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Drawmer Electronics 1971

Dual-channel Parametric Equaliser By Matt Houghton
Published July 2024

Drawmer Electronics 1971

With a compressor‑saturator stage for each of its four bands, could Drawmer’s new EQ become your latest Crush?

Last month I took a look at Drawmer’s 1977 channel strip, and enjoyed it immensely: a supremely versatile design, it incorporates a clean mic preamp, a three band EQ section, a FET compressor and variable saturation, so it offers pretty much everything one might usually look for in a channel strip. But sometimes you need a little more control than you can realistically pack into a channel strip, and an extra channel can come in handy too. Which is why Drawmer’s 1970s range also incorporates several rackmount processors that share the 1977’s sound but can be used to do that bit more. The latest to join the line‑up, which already featured a variety of preamps, EQs and FET compressors, as well as a width and saturation processor, is the new 1971 EQ, which is reviewed here.

Features

Designed and handmade by Drawmer in the United Kingdom, the 1971 is not your average EQ. I mean, it can be used that way, but this really is a unique design. At heart, it’s a dual‑channel four‑band parametric EQ that Drawmer describe as taking its “inspiration from 1970s‑era analogue gear”. Each channel has an identical set of controls that you can use for two mono signals or one stereo one, and you can even patch one channel into the other if you need greater control over a mono signal. In addition to the four parametric bands, there are one high‑ and one low‑pass filter, both with a generously wide frequency range (from 10‑240 Hz and 4‑31 kHz, respectively) and, like the other bands, these have their own engage/bypass switch (a hardwired bypass), making A/B comparison easy. Helpfully, there’s also a ±15dB gain stage on the left, to allow you to adjust the signal level before it hits the equalisation, and there’s a similar control on the right to adjust the output level, and these each have a horizontal, five‑LED, post‑gain level meter.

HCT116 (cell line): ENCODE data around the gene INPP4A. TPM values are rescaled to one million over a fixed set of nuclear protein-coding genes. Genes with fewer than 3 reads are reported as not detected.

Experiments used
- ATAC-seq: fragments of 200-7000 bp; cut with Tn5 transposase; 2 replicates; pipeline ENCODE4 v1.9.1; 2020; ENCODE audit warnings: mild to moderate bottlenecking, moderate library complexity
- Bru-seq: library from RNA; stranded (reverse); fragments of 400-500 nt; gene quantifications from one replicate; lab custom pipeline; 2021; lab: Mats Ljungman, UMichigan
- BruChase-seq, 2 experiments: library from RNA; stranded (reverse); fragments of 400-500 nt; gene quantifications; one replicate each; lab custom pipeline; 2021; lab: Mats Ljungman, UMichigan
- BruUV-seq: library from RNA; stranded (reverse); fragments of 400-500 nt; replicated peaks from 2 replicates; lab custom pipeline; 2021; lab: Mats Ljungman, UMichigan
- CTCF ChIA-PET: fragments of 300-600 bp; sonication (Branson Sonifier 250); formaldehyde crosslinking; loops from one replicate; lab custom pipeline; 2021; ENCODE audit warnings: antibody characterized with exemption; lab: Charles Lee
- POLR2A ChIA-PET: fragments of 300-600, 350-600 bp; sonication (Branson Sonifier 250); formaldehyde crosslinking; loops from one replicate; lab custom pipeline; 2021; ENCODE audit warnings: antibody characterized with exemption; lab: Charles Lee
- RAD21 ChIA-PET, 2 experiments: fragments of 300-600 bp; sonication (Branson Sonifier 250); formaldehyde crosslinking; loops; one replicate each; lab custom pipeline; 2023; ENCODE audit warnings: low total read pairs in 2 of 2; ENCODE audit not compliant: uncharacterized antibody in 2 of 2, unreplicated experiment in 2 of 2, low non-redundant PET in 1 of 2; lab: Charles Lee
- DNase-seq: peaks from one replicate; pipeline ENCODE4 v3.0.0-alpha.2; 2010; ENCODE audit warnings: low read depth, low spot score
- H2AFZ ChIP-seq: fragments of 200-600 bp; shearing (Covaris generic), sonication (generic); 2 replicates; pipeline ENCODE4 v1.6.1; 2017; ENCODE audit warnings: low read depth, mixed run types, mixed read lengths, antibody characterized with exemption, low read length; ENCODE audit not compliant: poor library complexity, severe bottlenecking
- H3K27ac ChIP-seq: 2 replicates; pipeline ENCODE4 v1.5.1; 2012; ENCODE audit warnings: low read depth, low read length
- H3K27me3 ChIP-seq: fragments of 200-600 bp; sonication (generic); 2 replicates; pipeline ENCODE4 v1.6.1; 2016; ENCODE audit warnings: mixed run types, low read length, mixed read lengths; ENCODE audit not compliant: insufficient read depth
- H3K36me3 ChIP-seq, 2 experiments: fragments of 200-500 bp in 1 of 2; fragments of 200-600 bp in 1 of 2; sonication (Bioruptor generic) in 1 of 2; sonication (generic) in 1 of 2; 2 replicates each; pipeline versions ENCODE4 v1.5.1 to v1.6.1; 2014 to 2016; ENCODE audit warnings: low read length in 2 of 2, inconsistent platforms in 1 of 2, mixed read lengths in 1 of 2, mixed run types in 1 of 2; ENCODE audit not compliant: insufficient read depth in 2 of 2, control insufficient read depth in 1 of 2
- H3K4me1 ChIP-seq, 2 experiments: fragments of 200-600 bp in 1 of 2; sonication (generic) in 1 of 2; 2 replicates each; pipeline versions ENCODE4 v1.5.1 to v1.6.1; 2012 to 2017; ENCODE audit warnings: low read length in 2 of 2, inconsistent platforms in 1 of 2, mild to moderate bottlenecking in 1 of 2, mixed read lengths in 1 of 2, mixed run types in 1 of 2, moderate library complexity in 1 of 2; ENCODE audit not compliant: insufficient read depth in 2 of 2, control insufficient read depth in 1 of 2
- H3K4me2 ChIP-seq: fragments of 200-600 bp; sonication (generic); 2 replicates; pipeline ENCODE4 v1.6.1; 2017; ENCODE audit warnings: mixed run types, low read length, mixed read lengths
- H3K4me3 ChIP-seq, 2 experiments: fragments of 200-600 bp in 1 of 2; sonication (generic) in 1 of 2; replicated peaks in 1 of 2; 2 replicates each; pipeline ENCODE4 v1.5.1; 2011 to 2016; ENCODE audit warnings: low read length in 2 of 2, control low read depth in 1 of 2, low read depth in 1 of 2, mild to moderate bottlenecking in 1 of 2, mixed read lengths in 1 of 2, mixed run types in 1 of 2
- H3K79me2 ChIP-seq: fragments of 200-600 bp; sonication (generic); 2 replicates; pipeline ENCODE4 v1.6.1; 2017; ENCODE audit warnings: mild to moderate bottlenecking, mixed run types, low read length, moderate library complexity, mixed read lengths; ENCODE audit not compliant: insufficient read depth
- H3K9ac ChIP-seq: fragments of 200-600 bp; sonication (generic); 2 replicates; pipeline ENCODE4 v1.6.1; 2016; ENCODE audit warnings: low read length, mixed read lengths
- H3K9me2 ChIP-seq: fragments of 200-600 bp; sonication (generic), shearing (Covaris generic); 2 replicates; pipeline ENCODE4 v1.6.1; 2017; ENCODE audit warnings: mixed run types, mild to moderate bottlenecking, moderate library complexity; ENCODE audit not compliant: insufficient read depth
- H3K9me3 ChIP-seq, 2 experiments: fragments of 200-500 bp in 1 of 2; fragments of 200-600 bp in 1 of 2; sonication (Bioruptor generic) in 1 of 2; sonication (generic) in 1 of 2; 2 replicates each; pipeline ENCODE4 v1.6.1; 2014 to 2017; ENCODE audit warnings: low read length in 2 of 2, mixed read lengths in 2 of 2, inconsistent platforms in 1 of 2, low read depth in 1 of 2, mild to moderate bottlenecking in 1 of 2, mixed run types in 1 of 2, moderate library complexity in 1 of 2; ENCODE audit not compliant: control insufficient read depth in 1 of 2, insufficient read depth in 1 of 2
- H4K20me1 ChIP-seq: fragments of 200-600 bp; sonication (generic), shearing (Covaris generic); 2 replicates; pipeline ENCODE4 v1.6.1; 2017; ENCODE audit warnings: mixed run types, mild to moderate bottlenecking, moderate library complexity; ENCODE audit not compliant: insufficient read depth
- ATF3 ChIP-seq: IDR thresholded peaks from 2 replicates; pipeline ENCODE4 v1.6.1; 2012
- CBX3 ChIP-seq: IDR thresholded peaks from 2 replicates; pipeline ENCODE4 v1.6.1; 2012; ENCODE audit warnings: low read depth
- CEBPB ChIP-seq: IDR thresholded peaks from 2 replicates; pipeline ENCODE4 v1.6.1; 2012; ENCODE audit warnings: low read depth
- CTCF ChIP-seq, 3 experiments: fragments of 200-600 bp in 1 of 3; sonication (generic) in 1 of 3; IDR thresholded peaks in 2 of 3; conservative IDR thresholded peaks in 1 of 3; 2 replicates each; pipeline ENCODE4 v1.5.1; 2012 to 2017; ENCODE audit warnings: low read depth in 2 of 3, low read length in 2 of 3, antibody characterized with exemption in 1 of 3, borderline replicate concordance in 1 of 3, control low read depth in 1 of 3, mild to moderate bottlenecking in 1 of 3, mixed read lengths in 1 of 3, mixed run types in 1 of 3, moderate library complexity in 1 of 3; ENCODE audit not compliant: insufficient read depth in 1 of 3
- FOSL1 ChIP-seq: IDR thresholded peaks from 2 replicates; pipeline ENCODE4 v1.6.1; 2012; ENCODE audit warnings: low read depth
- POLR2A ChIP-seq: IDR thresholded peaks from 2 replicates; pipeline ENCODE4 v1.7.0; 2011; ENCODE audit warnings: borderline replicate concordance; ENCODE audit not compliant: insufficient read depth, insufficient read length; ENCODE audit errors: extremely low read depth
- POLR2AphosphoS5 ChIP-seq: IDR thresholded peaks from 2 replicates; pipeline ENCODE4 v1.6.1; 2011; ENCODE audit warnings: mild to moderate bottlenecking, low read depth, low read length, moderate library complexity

...the 1971 is not your average EQ. I mean, it can be used that way, but this really is a unique design.

But the headline feature that really makes this EQ stand out from the crowd (I don’t remember seeing it in any other equaliser, even Drawmer’s own 1974 stereo parametric EQ), is the Crush facility. This is a combination of a fixed time‑constant compressor and saturator that can be switched in/out individually for each of the four parametric bands on each channel. This processor has an auto make‑up gain, and it’s responsive to the amount of gain in each band, becoming somewhat interactive when Crush is engaged on multiple bands on the same channel. Drawmer tell us that “it’ll fatten your bass, enhance the presence of your mids, and bring out the shimmer in...

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